957878.fig.001
Figure 1: Specific cytokines drive the differentiation of specialized T helper lymphocytes. Naïve CD4+ T lymphocytes, upon activation and in the presence of specific cytokines, differentiate into Th1, Th2, Th17, or Treg. The plasticity of Th17 and Treg enables them to transdifferentiate into Th17/Treg subsets. Th17 cells can also acquire a Th1-type phenotype leading to “hybrid” Th17/Th1 cells. The nature and concentration of the cytokines present in the differentiation milieu lead to the activation of distinct signaling cascades and transcription factors which control the developmental program of these specific lineages.

In humans, the conditions that would drive optimal Th17 differentiation remain unclear. Several reports have indicated that TGF may not be necessary for the generation of these cells [5658] while other studies have argued for a critical role of this cytokine in Th17 differentiation [47, 59, 60]. A study by Yang et al. indicated that the combination of TGF with IL-21 but not IL-6 was effective in inducing Th17 differentiation [47]. Other reports have suggested that IL-1 alone or in combination with TGF is also required for human Th17 production [61]. Similar to the observations made in mice, the addition of IL-23 supports Th17 proliferation and stabilization [62].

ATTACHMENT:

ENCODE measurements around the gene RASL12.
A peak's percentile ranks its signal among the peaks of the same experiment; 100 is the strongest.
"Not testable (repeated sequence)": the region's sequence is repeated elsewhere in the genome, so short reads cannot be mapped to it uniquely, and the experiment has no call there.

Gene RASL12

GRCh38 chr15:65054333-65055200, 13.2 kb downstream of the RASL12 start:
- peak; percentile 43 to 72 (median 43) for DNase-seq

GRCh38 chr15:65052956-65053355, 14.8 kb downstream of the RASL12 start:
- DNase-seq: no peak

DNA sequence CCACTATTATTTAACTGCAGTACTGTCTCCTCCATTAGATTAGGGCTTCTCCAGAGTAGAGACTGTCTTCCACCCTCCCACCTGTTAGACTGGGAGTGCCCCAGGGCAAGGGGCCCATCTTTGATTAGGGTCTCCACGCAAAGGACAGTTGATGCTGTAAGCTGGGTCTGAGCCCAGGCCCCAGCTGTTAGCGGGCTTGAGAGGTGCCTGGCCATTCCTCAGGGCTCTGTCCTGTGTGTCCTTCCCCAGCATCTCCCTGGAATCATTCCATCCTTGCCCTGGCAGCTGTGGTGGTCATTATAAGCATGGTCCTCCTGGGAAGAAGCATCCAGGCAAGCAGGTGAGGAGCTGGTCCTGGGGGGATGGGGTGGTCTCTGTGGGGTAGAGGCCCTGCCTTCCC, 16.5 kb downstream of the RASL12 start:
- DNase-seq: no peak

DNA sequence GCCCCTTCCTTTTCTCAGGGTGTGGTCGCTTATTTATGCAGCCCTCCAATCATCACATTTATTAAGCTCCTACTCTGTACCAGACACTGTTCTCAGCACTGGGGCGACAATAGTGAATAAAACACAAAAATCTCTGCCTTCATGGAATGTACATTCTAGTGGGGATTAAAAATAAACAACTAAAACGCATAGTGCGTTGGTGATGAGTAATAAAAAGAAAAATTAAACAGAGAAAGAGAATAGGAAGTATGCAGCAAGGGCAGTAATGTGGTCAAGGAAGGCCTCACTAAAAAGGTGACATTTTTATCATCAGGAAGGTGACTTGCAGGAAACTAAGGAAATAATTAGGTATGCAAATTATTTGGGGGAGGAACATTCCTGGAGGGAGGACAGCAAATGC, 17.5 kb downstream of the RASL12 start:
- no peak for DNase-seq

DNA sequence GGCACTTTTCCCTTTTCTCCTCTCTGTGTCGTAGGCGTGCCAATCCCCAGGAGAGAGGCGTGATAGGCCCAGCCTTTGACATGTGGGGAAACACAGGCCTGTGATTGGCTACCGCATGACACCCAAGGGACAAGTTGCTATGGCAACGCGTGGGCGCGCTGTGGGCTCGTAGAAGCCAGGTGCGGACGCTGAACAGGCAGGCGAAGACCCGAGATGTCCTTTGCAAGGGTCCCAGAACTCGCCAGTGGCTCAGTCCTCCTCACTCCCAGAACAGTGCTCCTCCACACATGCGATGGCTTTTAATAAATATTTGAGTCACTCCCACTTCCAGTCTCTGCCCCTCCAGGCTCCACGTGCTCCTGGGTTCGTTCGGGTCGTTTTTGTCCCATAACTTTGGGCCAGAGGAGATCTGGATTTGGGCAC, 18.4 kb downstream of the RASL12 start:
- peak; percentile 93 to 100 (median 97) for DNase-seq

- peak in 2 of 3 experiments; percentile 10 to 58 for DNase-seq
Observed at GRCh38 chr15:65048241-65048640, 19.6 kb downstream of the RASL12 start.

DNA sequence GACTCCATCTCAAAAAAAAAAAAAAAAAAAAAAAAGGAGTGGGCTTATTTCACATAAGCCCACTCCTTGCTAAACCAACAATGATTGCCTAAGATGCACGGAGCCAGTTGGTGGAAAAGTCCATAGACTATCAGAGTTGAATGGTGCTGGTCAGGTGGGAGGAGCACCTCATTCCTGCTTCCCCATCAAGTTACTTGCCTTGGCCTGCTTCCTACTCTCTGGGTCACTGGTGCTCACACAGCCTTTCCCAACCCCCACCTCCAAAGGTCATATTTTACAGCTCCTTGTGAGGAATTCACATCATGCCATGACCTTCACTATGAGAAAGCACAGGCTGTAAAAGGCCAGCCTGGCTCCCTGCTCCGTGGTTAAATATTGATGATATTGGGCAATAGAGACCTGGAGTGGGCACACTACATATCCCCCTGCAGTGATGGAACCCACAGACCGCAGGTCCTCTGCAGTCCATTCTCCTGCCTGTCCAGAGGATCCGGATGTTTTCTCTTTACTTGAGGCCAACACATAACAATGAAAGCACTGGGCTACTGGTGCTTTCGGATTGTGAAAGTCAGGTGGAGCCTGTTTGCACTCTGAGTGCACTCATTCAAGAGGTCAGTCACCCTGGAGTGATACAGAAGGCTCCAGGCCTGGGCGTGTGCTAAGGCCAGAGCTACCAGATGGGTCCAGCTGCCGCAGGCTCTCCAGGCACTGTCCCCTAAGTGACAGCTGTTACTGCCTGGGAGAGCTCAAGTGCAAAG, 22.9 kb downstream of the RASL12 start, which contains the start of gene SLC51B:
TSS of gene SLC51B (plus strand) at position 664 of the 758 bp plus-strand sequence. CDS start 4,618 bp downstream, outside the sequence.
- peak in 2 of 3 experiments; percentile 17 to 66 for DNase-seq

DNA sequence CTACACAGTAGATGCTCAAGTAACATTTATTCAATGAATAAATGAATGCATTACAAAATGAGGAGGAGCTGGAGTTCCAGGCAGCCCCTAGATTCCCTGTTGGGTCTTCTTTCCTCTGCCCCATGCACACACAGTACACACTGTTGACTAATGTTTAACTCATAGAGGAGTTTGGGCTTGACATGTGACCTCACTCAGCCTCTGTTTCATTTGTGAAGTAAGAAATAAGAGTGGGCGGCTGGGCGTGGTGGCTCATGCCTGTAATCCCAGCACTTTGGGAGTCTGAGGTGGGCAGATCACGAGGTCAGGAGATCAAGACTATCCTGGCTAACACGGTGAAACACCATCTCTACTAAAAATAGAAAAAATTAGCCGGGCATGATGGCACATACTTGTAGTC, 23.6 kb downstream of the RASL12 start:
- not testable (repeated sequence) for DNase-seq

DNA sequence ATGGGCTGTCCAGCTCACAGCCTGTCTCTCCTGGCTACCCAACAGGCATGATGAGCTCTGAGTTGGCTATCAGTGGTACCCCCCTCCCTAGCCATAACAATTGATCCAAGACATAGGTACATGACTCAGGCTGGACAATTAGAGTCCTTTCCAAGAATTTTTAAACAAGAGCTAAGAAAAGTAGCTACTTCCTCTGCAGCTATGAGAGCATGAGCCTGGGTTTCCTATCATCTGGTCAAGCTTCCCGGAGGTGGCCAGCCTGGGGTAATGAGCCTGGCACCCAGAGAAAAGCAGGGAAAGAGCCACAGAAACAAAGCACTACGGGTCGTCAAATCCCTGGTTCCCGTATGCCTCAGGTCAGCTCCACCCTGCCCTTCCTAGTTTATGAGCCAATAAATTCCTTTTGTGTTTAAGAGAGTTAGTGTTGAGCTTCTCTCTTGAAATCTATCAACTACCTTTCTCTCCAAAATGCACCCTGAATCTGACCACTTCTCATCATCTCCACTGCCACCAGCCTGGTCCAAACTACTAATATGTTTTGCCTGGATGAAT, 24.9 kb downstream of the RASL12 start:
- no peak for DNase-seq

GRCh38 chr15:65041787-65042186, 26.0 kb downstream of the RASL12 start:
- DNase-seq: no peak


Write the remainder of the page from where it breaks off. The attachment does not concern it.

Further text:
2.2. Th17 Plasticity

Th1 and Th2 cells are relatively stable and terminally differentiated subsets: they essentially do not transdifferentiate into other specialized CD4+ T helper cell lineages. On the other hand, one of the most striking characteristics of Th17 is their high degree of plasticity and their remarkable ability to give rise to other populations of either proinflammatory effector cells such as Th1 [63] or immunosuppressive FoxP3+ Treg [64]. Interestingly, Th17 may themselves originate from FoxP3+ Treg cells that have undergone “reprogramming” in specific environmental conditions [65]. Intermediary cell subpopulations expressing both FoxP3 and ROR t and demonstrating immunosuppressive activity have been identified [66].